Siddiqui R.A.,Leibniz Institute for Primate Research |
Siddiqui R.A.,Leibniz Institute for Age Research |
Siddiqui R.A.,Methods and Infrastructure for Networked Medical Research |
Krawczak M.,University of Kiel |
And 2 more authors.
PLoS ONE | Year: 2011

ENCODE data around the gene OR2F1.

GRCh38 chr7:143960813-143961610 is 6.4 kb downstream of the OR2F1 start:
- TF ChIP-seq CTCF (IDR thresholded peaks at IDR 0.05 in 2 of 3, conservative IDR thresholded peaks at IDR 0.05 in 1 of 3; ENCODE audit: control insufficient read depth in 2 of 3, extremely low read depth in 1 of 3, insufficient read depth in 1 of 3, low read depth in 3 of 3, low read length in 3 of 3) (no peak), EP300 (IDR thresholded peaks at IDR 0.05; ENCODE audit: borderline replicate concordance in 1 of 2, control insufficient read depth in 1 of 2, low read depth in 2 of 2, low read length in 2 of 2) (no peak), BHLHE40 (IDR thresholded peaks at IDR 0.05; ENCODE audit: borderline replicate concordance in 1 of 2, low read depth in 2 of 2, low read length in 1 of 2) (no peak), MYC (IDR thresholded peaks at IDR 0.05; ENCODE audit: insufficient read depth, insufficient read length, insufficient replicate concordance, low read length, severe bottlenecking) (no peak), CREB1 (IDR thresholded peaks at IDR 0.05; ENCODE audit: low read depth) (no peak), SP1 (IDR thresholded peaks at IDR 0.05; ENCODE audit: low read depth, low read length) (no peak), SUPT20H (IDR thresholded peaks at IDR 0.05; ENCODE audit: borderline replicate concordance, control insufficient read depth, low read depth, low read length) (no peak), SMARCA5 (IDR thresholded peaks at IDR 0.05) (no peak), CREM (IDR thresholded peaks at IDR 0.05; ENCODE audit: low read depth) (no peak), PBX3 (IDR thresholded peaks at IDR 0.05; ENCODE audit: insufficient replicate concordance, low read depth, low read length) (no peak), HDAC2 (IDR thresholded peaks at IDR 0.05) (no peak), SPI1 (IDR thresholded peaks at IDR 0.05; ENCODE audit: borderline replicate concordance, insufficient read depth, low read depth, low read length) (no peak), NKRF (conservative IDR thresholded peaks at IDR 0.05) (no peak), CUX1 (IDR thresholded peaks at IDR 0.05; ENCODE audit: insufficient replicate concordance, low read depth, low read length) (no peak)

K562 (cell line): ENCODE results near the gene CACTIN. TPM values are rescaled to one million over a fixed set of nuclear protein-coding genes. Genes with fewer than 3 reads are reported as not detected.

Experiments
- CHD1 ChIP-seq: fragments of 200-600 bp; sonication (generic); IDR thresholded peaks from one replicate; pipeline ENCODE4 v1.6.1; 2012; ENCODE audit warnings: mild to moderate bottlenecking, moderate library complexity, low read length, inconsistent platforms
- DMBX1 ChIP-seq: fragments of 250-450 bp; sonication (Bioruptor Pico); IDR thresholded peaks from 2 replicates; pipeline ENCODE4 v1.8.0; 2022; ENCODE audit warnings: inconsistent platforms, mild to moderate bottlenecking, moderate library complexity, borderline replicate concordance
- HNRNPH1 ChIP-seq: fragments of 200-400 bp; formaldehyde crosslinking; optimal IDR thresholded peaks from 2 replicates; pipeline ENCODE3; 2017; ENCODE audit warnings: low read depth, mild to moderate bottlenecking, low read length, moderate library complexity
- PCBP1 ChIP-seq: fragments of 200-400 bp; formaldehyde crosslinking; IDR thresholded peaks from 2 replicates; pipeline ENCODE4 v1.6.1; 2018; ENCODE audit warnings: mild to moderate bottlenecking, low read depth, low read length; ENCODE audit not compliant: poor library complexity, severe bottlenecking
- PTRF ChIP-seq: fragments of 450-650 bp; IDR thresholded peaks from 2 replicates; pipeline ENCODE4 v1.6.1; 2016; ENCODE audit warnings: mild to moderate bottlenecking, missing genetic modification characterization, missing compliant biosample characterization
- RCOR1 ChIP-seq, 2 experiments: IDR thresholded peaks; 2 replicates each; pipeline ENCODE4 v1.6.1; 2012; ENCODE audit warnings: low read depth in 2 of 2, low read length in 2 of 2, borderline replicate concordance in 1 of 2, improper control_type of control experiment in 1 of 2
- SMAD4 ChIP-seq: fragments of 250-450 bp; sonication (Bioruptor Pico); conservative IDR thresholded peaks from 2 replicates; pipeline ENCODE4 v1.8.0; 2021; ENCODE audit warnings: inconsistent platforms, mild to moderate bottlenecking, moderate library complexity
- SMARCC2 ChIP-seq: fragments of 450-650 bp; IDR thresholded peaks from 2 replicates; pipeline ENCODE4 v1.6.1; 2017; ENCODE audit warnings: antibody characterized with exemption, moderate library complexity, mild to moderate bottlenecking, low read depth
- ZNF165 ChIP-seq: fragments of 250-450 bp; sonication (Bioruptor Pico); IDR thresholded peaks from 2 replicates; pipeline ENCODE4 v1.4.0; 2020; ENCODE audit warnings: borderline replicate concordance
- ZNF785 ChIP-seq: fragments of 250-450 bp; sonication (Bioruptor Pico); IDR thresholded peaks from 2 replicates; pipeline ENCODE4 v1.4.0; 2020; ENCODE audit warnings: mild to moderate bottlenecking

In HIV infection, TLR7-triggered IFN-α production exerts a direct antiviral effect through the inhibition of viral replication, but may also be involved in immune pathogenesis leading to AIDS. TLR7 could also be an important mediator of vaccine efficacy. In this study, we analyzed polymorphisms in the X-linked TLR7 gene in the rhesus macaque model of AIDS. Upon resequencing of the TLR7 gene in 36 rhesus macaques of Indian origin, 12 polymorphic sites were detected. Next, we identified three tightly linked single nucleotide polymorphisms (SNP) as being associated with survival time. Genotyping of 119 untreated, simian immunodeficiency virus (SIV)-infected male rhesus macaques, including an 'MHC adjusted' subset, revealed that the three TLR7 SNPs are also significantly associated with set-point viral load. Surprisingly, this effect was not observed in 72 immunized SIV-infected male monkeys. We hypothesize (i) that SNP c.13G>A in the leader peptide is causative for the observed genotype-phenotype association and that (ii) the underlying mechanism is related to RNA secondary structure formation. Therefore, we investigated a fourth SNP (c.-17C>T), located 17 bp upstream of the ATG translation initiation codon, that is also potentially capable of influencing RNA structure. In c.13A carriers, neither set-point viral load nor survival time were related to the c.-17C>T genotype. In c.13G carriers, by contrast, the c.-17C allele was significantly associated with prolonged survival. Again, no such association was detected among immunized SIV-infected macaques. Our results highlight the dual role of TLR7 in immunodeficiency virus infection and vaccination and imply that it may be important to control human AIDS vaccine trials, not only for MHC genotype, but also for TLR7 genotype. © 2011 Siddiqui et al.